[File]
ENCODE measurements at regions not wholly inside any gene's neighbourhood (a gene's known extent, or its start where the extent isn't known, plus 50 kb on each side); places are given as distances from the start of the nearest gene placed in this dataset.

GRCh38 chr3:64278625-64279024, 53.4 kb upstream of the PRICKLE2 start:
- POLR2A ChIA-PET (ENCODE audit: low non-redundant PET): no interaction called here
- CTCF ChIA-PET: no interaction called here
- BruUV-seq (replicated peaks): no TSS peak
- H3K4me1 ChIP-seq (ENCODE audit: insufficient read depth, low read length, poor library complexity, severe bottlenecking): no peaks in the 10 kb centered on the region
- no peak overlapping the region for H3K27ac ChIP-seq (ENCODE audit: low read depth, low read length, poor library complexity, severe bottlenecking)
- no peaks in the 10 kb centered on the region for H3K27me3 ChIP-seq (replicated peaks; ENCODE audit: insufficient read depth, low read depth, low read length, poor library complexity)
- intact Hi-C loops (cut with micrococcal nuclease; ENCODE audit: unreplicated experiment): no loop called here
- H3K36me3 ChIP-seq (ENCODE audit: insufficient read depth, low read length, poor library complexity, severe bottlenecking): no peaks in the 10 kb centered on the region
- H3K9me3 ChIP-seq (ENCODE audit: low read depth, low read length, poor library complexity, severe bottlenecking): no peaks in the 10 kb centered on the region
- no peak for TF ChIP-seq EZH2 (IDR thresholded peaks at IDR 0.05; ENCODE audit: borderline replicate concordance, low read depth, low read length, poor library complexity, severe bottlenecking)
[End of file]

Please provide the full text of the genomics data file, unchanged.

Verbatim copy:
ENCODE measurements at regions not wholly inside any gene's neighbourhood (a gene's known extent, or its start where the extent isn't known, plus 50 kb on each side); places are given as distances from the start of the nearest gene placed in this dataset.

GRCh38 chr3:64278625-64279024, 53.4 kb upstream of the PRICKLE2 start:
- POLR2A ChIA-PET (ENCODE audit: low non-redundant PET): no interaction called here
- CTCF ChIA-PET: no interaction called here
- BruUV-seq (replicated peaks): no TSS peak
- H3K4me1 ChIP-seq (ENCODE audit: insufficient read depth, low read length, poor library complexity, severe bottlenecking): no peaks in the 10 kb centered on the region
- no peak overlapping the region for H3K27ac ChIP-seq (ENCODE audit: low read depth, low read length, poor library complexity, severe bottlenecking)
- no peaks in the 10 kb centered on the region for H3K27me3 ChIP-seq (replicated peaks; ENCODE audit: insufficient read depth, low read depth, low read length, poor library complexity)
- intact Hi-C loops (cut with micrococcal nuclease; ENCODE audit: unreplicated experiment): no loop called here
- H3K36me3 ChIP-seq (ENCODE audit: insufficient read depth, low read length, poor library complexity, severe bottlenecking): no peaks in the 10 kb centered on the region
- H3K9me3 ChIP-seq (ENCODE audit: low read depth, low read length, poor library complexity, severe bottlenecking): no peaks in the 10 kb centered on the region
- no peak for TF ChIP-seq EZH2 (IDR thresholded peaks at IDR 0.05; ENCODE audit: borderline replicate concordance, low read depth, low read length, poor library complexity, severe bottlenecking)